Identity Theft Risk While Traveling

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This time of year, a lot of people are traveling to visit friends and family over the holidays and to ring in the New Year.  Unfortunately, many of these travelers don't realize how much their risk of identity theft increases when they're on the road.  Identity theft can happen at any point during the trip, and depending on the length of the trip it might take longer for identity theft or credit card fraud to be discovered.

Part of the reason for this increased risk can be attributed to the overwhelming number of electronic payment terminals we encounter while traveling.  Hotels, gas stations, restaurants... everyone's making it a simple matter to swipe and go, but the convenience can carry with it a steep price.  It's easy to get swept up in the convenience and not notice if the person next in line is paying a little too much attention as you enter in your PIN on the keypad.  Debit card fraud continues to be a growing threat. Recently, fifty-five gang members, were busted for running a $2 million identity theft ring; aided by the tellers, an identity theft ring made phone and wire transfers from the victims' accounts and got credit cards in their names. 

That actually relates to another reason that you're at more of a risk of identity theft when traveling: there are usually more people around in general.  Think about it; in the airport, in the hotel lobby or at the rest area, there can be a lot of people crowded into generally small spaces.  Often these people will seem lost in their own little worlds just like you are, but some of them might be paying a lot more attention to you than you think.  Is the person behind you at the ticket counter sending a text, or is she trying to use the camera on her phone to make a video of you using your debit card?  You may not know for sure, but it's one situation where you can't afford to assume the best.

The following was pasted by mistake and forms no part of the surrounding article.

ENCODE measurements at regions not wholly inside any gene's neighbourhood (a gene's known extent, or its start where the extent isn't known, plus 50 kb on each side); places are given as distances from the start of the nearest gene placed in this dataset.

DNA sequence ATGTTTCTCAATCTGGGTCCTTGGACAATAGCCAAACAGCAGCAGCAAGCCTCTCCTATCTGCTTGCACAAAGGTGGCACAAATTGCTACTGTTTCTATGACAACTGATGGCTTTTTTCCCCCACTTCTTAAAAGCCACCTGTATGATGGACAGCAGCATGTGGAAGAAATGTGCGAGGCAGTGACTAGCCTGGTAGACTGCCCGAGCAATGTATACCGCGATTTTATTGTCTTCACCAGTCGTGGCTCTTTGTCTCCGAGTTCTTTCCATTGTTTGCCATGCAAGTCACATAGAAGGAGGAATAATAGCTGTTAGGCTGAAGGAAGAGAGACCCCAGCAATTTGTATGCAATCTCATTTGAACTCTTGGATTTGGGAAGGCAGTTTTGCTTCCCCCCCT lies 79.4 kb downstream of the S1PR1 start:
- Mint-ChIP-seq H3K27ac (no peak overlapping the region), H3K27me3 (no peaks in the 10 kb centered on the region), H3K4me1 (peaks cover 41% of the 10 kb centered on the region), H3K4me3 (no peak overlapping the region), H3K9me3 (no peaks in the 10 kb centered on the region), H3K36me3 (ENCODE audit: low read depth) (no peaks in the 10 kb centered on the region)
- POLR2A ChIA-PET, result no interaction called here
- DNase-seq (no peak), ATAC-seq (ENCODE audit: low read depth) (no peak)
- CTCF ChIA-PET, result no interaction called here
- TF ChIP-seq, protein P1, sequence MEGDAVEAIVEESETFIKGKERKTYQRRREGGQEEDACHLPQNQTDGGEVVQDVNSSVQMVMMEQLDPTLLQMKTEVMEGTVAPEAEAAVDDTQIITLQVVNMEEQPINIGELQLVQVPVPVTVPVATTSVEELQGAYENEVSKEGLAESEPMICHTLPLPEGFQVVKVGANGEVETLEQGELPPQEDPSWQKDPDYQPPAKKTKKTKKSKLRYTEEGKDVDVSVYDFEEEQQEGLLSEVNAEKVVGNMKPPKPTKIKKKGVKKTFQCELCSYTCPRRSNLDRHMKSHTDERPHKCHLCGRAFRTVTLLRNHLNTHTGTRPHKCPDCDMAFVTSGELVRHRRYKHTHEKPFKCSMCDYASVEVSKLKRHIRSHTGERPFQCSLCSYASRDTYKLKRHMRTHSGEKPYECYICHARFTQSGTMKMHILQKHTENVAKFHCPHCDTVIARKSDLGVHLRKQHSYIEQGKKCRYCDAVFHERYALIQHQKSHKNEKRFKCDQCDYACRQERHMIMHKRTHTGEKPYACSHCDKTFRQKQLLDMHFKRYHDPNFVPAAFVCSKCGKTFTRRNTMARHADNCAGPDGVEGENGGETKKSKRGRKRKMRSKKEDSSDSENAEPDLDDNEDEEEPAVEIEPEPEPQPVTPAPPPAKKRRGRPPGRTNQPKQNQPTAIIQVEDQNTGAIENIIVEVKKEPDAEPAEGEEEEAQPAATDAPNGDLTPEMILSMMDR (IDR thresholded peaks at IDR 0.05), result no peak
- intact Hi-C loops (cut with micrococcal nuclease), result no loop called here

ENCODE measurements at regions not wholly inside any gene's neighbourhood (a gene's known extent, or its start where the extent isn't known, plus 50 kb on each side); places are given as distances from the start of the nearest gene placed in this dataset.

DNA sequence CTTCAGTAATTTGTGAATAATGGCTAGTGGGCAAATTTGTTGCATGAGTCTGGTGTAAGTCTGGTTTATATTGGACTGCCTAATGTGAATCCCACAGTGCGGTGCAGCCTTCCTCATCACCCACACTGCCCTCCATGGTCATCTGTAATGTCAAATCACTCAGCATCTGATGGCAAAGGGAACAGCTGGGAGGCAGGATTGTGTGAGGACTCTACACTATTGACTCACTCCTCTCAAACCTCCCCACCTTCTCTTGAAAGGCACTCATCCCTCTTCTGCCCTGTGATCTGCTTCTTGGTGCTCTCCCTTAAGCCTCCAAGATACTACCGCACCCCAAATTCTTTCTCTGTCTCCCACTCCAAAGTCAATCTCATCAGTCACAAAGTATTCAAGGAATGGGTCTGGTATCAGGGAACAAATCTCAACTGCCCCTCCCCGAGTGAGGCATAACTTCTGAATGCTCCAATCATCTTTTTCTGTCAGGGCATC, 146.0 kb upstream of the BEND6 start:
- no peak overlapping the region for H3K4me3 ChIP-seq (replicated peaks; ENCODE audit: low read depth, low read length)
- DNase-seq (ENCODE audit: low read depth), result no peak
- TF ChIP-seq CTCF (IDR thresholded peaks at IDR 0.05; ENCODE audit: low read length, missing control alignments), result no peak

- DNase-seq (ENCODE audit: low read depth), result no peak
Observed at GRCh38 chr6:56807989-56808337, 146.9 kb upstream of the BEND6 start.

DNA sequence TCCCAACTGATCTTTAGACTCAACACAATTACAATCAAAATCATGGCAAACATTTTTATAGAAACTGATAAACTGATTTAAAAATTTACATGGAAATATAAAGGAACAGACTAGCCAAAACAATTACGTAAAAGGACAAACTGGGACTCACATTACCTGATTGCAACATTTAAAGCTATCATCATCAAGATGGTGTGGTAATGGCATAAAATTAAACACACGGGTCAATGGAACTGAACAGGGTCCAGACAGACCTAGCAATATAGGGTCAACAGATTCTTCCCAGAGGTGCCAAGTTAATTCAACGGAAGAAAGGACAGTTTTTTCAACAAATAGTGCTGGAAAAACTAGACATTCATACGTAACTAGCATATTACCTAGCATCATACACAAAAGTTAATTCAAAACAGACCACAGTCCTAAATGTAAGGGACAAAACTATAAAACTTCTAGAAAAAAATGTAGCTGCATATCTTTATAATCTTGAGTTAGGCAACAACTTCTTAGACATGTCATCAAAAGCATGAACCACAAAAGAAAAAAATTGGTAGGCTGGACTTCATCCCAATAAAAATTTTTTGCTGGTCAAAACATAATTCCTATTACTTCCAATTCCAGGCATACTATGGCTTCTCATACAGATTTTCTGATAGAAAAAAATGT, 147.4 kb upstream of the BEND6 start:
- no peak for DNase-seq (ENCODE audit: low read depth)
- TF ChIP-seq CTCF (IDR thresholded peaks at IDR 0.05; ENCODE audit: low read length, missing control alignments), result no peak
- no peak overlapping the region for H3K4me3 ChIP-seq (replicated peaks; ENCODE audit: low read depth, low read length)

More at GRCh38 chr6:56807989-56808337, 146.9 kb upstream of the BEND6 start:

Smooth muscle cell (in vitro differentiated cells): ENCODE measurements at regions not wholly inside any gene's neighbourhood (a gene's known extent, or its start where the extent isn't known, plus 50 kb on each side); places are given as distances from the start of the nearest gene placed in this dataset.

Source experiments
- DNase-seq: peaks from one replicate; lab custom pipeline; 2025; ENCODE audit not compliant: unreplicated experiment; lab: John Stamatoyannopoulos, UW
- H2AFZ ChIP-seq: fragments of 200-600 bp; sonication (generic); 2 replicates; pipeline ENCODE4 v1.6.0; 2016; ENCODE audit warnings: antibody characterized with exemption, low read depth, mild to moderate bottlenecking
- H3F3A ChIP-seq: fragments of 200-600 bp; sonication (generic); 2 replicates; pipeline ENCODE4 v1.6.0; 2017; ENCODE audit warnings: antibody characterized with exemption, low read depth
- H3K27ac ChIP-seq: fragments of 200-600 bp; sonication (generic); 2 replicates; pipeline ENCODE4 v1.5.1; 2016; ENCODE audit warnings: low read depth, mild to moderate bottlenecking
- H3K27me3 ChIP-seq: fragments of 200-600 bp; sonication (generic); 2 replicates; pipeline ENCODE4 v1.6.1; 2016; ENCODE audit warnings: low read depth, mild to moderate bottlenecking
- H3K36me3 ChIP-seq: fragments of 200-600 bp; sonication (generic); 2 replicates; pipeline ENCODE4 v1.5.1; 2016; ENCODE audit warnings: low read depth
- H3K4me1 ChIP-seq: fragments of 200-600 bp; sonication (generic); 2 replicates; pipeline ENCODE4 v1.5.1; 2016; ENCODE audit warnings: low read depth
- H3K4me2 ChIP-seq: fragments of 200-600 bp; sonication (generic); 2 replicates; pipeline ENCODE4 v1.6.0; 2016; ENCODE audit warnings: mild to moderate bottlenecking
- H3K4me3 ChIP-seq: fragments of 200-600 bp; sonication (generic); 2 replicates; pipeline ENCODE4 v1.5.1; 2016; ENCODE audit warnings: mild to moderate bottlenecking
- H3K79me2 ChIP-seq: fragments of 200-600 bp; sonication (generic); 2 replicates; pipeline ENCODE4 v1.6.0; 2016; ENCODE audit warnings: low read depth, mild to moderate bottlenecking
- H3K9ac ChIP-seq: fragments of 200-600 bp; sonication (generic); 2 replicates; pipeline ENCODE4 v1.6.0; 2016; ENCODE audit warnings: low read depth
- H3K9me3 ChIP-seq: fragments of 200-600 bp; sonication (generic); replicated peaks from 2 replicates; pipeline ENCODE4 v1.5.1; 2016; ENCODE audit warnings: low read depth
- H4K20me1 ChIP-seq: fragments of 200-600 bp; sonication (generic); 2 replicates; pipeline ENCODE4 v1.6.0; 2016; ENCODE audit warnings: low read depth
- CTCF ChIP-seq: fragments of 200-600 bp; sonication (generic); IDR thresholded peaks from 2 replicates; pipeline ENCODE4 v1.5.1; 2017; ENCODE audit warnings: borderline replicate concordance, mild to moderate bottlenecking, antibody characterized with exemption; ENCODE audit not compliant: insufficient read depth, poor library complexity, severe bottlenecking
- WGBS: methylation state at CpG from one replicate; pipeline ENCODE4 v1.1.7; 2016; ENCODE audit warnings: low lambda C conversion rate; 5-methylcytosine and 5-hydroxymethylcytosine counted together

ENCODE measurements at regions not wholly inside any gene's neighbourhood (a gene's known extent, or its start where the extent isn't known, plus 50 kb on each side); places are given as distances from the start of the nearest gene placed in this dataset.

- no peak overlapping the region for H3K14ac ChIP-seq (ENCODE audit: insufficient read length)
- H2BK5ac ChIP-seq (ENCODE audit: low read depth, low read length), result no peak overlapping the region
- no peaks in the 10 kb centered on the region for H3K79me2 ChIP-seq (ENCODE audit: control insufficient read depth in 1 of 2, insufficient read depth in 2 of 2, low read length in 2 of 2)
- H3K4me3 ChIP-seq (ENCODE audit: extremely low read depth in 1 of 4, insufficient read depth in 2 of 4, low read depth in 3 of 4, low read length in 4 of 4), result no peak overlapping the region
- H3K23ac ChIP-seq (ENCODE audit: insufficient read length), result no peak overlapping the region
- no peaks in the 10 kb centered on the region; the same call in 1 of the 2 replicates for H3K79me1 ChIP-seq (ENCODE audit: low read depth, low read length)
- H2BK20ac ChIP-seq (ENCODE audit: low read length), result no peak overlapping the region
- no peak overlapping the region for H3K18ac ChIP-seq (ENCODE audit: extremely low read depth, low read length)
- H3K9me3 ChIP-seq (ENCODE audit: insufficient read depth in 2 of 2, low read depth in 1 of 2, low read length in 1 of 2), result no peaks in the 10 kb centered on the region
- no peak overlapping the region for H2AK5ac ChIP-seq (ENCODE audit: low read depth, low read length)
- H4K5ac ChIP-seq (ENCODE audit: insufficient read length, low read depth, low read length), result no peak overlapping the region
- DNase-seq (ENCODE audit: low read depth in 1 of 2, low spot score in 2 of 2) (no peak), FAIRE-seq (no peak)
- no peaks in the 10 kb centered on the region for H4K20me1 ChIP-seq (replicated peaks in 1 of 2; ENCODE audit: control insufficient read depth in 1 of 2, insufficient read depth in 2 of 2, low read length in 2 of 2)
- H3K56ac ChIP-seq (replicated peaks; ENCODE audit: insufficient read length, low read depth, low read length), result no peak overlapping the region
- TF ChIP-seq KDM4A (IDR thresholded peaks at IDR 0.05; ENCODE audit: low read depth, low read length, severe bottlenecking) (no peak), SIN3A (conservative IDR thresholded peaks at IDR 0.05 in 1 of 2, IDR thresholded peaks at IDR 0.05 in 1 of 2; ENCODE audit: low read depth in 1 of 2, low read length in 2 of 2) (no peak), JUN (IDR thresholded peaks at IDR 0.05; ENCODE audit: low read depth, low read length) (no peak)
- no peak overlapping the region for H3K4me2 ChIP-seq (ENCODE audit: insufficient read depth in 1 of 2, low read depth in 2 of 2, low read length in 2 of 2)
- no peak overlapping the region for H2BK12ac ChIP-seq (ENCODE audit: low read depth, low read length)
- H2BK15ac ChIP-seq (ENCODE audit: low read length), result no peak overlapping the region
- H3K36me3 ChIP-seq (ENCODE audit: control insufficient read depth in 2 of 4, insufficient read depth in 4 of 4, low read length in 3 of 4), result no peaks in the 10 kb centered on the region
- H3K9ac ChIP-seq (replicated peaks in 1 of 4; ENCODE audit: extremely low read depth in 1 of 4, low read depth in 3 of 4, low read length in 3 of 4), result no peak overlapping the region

Perhaps the biggest thing that increases your risk is the fact that most of your safeguards are designed to keep you protected while you're at home.  It's great that a number of banks now offer to call you when they see suspicious activity on your credit or debit card account, but it's not going to do you much good if the calls go to your home phone while you're 500 miles away.

Before you head out on a trip, whether it's an overnight business trip or a two-week Christmas vacation to visit your family, take the time to plan out how you're going to keep your identity safe.  Thin your wallet, password protect electronic devices, and let your bank and credit card companies know that you'll be traveling, making sure that you tell them both where you'll be going and how they can reach you if there is any strange activity on your account.  You should also arrange for someone to pick up your mail or have the Post Office hold your mail until you get back so that a stuffed mailbox doesn't let opportunistic thieves realizing that you're not home. Today, we need to be alert to at home, online and while traveling --we live in a world of schemes, swindles and shady deals.

Once you're on your way, try to be more observant of the people around you and make sure that you aren't leaving your credit card or PIN exposed to potential identity thieves.  If you have online banking services or online credit card account access, check your balances periodically while you're away from home, (on a secure network) to make sure that nothing is showing up that shouldn't.  Don't assume that everything will be okay and say that you'll just check everything when you get home; the sooner you can catch identity theft, the quicker you can prevent it from doing damage that may take years to recover from.
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